From the Editorial Team (Dr. Meera Baindur).

While ruminating on the phenomenon of walking barefoot, my thoughts turned to footwear. I was wondering while we did throw away the excess baggage of the metaphorical footwear, we do have close connections between footwear and philosophy. Let me recount for you two rather divergent recollections on Indian footwear and Indian philosopher.

A humble flat leather piece with a toe hold or toe strap and a belt that goes around the top of the foot: everyone knows the chappal.

Foot wear sketch courtesy: Nitesh Anchan

 ‘Chappal’ seems to be a word from Hindi. In fact, it is likely derived from a mathematical measure of four-fingers or in this case four toes (Cappa) because, in the traditional chappal, the toe hold separates the big toe from the other four. This is a more durable leather version of the earlier toe-hold footwear called Paaduka in Sanskrit.  While you have to hold on to the paaduka, the easier to use chappal holds on to your foot.

 While the paaduka has an experiential component that I have experienced during some spiritual training in the Himalayas, the popular form of chappal itself is associated with a great philosopher from the South of India, Basavanna, a member of the Sharana movement of Shaivism (also called the Veera shaiva movement).

In King Bijjala’s kingdom, as an important minister, Basavanna was eager to uplift the leather workers, who were considered low caste or untouchable. For their economic progress, he encouraged the production of durable footwear that was made of buffalo hide and sold in the temple of Kolhapur. Five villages in the regions of Karnataka and Maharashtra were centers of making this traditional footwear. We know them today as the special ‘Kolhapuri’ chappals. He created a philosophy of the Sharana-s that promoted a caste-less society and the creation of an egalitarian society. And also made the protection of feet possible. There is a Kannada word perhaps that refers to this footwear as Kerpu, Kera, Keravu, or  Keravu close to the Tamil equivalent Ceruppu*. As compared to the traditional Paduka, the Kerpu has a strap enclosure for the foot. So, in the humble Kerpu we have footwear that clings to the foot.

Gandhiji himself made some chappals as a part of his social action against untouchability. He used to make his own footwear in Tolstoy farm and in Sevagram. He not only taught others to make shoes but also learned tanning.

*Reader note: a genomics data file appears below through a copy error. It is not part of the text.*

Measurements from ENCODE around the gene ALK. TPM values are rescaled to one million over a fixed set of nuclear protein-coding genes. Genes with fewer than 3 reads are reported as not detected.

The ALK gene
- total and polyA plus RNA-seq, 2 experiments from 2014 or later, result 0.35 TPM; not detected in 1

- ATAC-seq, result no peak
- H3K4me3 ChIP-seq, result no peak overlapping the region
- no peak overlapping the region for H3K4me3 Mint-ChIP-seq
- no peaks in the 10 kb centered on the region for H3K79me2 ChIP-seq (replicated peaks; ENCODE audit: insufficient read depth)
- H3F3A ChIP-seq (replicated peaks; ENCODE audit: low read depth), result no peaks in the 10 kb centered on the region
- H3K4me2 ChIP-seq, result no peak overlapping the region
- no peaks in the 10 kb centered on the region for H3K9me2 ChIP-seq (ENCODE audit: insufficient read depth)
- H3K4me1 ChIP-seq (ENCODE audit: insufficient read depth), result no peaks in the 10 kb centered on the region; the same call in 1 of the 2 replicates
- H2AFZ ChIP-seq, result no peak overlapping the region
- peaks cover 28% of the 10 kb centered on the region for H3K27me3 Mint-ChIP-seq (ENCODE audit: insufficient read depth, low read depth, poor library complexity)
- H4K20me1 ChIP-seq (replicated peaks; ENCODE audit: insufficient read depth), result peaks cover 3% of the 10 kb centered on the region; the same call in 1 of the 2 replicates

On a personal note, the Paaduka is nothing more than a carved base of a hard wood, metal or ivory with a toehold that has a knob at the top. No straps or any other support. The footwear is to be gripped between the first two toes and lifted up with two toes in order to walk. When I was first asked to wear this, I thought it was a fun thing to try, like roller skates or a new surfboard. But soon I realized that walking with the Paaduka was a very skilled and vigilant action. Gripping the toe hold required you to balance the rest of the heavy sole in a sort of aerodynamically correct angle for lift off. If you failed to balance the front of the paaduka, the soles would drag on the ground or worse, land down with a loud clattering on the floor. (It actually sounds like a horseshoe- a clap- clop). Maybe that was the intent. A kind of attention-seeking footwear. Footwear that required thinking and mindfulness. Intention and awareness. Landing one’s feet was also a delicate and controlled action. Land too hard on the edge of your front toes and the wooden sole may cleave into two pieces.  One had to lift up the feet high, one at a time, one couldn’t drag the foot or shuffle or even swing them out with gusto like a march past. Your paaduka weaponized your feet. It could easily fly off to land on some unsuspecting student. If you gripped the toe hold too hard, the feet would soon ache, and you would be likely to slide out the hard soles. The paaduka taught me to walk softly, with dignified awareness. The weight of it creating an extreme awareness in how I moved and how each movement was a continuum. Even when I got used to these, I could never wear them casually like the flipflop- Hawaii chappal.  Walking in this footwear made me conscious of how I was stepping on the ground how I balanced my body and how I entered every space with the violence of sound. I learnt to step lightly. I also learnt to be aware of reducing my footprints in a place. Most of all I learnt to take my footwear off quickly. It was easier to walk barefoot than with the paadukas.

*This may be related to the root of words like Kere, Sere, etc. that indicate a sense of enclosure.

  • From some references in this article, I posit this etymology: Burrow, T. “Dravidian Studies III.” Bulletin of the School of Oriental and African Studies, University of London 11, no. 1 (1943): 122-39. Accessed September 3, 2020. http://www.jstor.org/stable/609208.

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